Day 346- Kathy Beattie

It’s funny how sometimes opportunity knocks and you don’t even notice it. A lot of people probably think I’m very well “connected,” and that I know many people in high places. That may be so, but I actually don’t think of it that way when I meet someone. In fact, often I will make a new friend at some event, and we’ll make a connection based on common ground that we share, and only years later will I realize the extrinsic “value” of that friendship.

I put value in quotes, because to me, a friend is a friend. I’ve been blessed to have met people that I’ve kept as acquaintances, and later gotten to know them better, and many are just now “reaching out” to me because of my efforts.

Kathy Beattie is a longtime friend of mine. She’s one of those people that I’ll lose touch with for a while, then get back in touch somehow, and there’s no awkwardness; we just pick up right where we left off. But first, a little backstory.

I know I’ve spoken extensively about Camp Boggy Creek, which I used to attend since I was ten. I had the great honor of meeting Kathy when I was 11 or 12. She was my “Cabin Pal” (or camp counselor) in 1998, when my family went to a spina bifida weekend.

In spite of all the time and distance between us, Kathy and I have remained close friends. I look up to her. I met her as a volunteer for the camp, but she’s also a fundraising guru who has worked with several non-profits in Florida, including Bishop Grady Villas, an assisted living community for people with developmental challenges, United Cerebral Palsy, Camp Boggy Creek, and currently works for Nemours Partnership for Children’s Health as their Associate Director of Development for Special Gifts, in Orlando.

Earlier tonight, Kathy left me a comment on Facebook including the Nemours site. I immediately replied to her, recalling that I had profiled Nemours many months ago, but the letter I sent was returned, presumably because of a wrong address or perhaps because the person I sent it to is no longer there. Needless to say, I had become discouraged.

With Kathy at the Equestrian Center at Camp Boggy Creek. This was one of my favorite camp activities– riding horses!

 

I hadn’t even given Nemours another thought until now, when I jumped at the opportunity to discuss this. I asked if there were some way I could meet their marketing people, and she replied literally two minutes later, offering to take me to lunch and introduce me to their P.R. and marketing people, as well as their CEO! (Cue excited gasping.)

This is just a tiny example of how incredible Kathy is. And to think I get to call her my friend! I’m so blessed, and not because of her job position, but because I’ve gotten to know the compassion and empathy that are the driving forces behind this wonderful woman’s career.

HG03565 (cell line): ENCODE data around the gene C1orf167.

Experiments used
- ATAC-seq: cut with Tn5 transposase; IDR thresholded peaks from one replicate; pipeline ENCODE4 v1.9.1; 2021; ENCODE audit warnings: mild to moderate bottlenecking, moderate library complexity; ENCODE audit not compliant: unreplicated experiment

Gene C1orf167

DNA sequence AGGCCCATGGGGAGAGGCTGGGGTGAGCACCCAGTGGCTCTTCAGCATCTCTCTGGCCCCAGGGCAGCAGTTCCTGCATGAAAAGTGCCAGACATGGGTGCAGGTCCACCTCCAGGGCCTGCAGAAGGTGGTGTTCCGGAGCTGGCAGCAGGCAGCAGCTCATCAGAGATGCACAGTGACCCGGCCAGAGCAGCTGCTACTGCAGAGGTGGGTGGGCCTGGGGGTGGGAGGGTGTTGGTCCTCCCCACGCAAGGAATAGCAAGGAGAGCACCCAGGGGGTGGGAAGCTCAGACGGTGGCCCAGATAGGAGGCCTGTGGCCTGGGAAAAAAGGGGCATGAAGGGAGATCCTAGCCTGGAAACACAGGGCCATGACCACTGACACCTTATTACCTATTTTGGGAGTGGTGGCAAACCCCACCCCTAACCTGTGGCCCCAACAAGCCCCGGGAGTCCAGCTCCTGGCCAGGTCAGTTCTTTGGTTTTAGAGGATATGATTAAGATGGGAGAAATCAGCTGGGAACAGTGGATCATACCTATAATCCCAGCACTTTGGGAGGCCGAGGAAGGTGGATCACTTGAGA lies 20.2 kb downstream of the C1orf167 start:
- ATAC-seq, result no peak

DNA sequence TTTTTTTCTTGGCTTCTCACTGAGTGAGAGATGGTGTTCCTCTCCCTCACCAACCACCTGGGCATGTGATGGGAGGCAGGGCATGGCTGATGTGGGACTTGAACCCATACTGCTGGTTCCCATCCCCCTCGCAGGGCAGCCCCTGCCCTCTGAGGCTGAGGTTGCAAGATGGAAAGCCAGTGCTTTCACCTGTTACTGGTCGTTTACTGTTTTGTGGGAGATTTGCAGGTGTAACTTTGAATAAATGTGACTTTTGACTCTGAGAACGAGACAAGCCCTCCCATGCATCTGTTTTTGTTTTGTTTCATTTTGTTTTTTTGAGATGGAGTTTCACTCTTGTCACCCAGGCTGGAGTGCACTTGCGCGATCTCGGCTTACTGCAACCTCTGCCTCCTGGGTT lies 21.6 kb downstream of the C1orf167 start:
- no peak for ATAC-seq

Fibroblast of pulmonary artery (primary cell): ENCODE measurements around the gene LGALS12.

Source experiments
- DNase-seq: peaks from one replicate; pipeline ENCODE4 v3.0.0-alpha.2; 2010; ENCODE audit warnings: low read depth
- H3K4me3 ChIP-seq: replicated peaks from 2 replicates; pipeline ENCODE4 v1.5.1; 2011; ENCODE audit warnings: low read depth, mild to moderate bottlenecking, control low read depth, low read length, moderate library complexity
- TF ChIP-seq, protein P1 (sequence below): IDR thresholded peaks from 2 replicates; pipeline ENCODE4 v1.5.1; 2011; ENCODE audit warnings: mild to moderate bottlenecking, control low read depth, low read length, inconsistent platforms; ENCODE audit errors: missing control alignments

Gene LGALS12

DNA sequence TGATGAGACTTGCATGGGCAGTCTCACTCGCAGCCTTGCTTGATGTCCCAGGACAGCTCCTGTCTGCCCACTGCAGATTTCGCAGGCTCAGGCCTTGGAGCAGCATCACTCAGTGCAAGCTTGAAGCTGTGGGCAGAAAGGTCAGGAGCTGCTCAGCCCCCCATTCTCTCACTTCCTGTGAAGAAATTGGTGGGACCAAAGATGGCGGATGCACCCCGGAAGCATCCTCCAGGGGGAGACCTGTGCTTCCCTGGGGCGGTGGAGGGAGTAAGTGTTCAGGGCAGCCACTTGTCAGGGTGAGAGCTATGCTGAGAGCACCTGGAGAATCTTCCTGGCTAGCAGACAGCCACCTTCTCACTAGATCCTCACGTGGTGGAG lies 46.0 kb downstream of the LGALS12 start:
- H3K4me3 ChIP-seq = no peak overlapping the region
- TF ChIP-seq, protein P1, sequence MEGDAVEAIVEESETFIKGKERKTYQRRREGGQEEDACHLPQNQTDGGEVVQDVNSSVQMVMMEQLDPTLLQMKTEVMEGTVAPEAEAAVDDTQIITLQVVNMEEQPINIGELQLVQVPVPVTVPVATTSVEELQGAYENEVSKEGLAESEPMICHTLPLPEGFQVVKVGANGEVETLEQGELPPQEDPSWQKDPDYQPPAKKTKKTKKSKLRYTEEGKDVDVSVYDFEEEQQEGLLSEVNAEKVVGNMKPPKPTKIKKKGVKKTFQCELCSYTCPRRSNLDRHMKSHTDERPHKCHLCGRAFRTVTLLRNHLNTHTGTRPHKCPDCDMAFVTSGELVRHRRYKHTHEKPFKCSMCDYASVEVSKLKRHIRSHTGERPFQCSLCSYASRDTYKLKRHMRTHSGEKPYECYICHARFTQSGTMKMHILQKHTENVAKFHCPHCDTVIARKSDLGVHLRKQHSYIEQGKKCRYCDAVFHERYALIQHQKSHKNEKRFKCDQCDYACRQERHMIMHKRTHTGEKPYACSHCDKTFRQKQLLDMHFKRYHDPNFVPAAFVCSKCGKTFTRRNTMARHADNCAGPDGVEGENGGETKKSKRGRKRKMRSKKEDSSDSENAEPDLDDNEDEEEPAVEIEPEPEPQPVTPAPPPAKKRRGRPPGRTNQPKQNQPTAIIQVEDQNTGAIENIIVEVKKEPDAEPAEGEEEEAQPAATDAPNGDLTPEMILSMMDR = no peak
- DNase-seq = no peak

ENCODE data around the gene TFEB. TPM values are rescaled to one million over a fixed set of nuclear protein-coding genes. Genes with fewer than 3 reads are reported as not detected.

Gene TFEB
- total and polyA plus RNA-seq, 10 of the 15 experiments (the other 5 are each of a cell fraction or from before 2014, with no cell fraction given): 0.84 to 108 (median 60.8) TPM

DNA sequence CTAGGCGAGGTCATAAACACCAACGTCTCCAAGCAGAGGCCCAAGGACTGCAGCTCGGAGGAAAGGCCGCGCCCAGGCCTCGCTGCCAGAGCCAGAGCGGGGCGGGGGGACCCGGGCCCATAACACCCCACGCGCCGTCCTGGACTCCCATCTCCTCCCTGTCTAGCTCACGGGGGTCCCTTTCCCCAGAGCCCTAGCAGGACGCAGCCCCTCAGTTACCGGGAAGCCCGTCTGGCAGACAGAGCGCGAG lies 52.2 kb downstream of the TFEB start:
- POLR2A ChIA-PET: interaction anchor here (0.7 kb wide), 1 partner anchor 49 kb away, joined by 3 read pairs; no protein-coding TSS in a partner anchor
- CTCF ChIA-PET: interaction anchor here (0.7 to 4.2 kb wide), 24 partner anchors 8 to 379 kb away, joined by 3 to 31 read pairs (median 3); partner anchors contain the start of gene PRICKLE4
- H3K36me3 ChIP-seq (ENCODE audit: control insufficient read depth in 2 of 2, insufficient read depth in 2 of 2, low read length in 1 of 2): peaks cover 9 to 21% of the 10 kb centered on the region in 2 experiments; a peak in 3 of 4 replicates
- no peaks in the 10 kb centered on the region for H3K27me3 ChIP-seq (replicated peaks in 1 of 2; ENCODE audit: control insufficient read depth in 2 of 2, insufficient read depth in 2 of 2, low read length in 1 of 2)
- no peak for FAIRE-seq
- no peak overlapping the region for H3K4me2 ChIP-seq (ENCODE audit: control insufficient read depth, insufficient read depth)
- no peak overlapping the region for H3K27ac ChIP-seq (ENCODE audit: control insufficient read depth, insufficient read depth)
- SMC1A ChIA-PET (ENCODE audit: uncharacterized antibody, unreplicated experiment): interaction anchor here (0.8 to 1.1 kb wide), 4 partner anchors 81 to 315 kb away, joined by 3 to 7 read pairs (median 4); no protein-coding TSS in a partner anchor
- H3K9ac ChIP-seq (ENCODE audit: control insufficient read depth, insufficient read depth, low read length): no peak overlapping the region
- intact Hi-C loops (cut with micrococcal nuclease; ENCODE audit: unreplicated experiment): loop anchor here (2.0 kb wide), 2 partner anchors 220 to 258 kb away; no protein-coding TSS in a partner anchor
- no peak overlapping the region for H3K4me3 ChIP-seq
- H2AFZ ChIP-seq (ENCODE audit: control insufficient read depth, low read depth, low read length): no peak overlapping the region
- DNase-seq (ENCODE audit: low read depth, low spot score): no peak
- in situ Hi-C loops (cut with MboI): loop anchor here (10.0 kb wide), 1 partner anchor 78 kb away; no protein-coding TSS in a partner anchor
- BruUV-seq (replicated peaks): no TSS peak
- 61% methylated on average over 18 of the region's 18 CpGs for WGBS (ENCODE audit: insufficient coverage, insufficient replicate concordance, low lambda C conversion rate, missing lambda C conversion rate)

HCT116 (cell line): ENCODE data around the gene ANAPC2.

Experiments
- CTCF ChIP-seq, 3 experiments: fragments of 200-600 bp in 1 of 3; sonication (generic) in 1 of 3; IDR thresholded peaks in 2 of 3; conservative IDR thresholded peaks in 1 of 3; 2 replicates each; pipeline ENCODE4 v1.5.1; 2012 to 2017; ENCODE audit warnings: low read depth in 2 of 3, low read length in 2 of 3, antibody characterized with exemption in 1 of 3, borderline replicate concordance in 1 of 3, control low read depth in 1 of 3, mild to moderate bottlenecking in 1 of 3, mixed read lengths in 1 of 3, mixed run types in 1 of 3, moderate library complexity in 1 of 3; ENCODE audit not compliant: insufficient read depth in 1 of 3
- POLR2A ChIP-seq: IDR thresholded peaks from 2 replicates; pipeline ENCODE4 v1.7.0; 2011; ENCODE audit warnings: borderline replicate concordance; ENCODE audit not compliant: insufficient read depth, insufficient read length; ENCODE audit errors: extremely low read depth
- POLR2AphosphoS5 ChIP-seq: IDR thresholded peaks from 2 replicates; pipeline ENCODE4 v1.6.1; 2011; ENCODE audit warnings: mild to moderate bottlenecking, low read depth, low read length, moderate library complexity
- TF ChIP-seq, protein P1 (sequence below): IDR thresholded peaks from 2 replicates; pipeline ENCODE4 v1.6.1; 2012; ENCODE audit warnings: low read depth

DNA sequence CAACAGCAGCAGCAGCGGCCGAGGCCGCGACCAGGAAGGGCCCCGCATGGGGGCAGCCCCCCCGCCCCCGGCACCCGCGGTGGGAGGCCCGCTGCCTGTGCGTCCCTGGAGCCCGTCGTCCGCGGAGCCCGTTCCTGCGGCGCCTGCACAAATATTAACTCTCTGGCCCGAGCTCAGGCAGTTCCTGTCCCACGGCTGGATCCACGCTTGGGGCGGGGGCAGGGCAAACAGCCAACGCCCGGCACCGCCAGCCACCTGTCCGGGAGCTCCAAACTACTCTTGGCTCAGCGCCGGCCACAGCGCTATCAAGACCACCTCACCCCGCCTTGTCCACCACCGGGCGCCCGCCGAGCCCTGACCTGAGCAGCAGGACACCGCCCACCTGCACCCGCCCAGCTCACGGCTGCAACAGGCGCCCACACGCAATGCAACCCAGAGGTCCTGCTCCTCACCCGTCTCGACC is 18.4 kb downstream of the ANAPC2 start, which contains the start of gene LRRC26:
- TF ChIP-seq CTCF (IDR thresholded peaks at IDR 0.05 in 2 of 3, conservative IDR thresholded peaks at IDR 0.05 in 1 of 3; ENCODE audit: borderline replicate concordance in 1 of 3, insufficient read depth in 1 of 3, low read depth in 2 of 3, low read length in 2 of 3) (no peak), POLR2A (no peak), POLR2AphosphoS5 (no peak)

My apologies for posting this late. I was at a LATISM party– this time, online. Yes, it’s a little nostalgic to have to go so abruptly from seeing these people in person to interacting on Twitter, but nevertheless, keeping in frequent contact is a great comfort to me.

Now, I’d like to share with you an issue that is constantly in the back of my mind but every so often, I am jolted by a reminder. I received the following Tweet today:

“My daughter is 3 with #spinabifida dr’s wanted me 2 terminate pregnancy due 2 poor quality of life! Bad hydro 2,she’s a miracle.”

Once again, I felt the blood in my veins go cold. How is this possible? How are medical doctors, who are supposed to be responsible for the lives of the mother and her child, being allowed to try to persuade women into abortion, when there is so much potential for these kids, now more than ever?

Is it easier to abort a child than to provide quality-of-life programs that he/she would benefit from?

 What could possibly be more worth fighting for than the life of a child?  You wouldn’t believe how common that scenario has become! And yes, ladies and gentlemen, we’re a whole decade into the 21st century. Medical advances have been made that boggle the mind and intrigue even the smartest of scientists, and yet the life of a child with a so-called “disability” remains expendable, and so conveniently disposed of.

I want to heartily thank and commend all of the parents who refused to listen to such ill advice from their “health care providers.” If not the easier road, you have certainly taken the higher road, and I guarantee that you will be greatly rewarded for it

My Love & Blessings to All,

Laurita ♥

 

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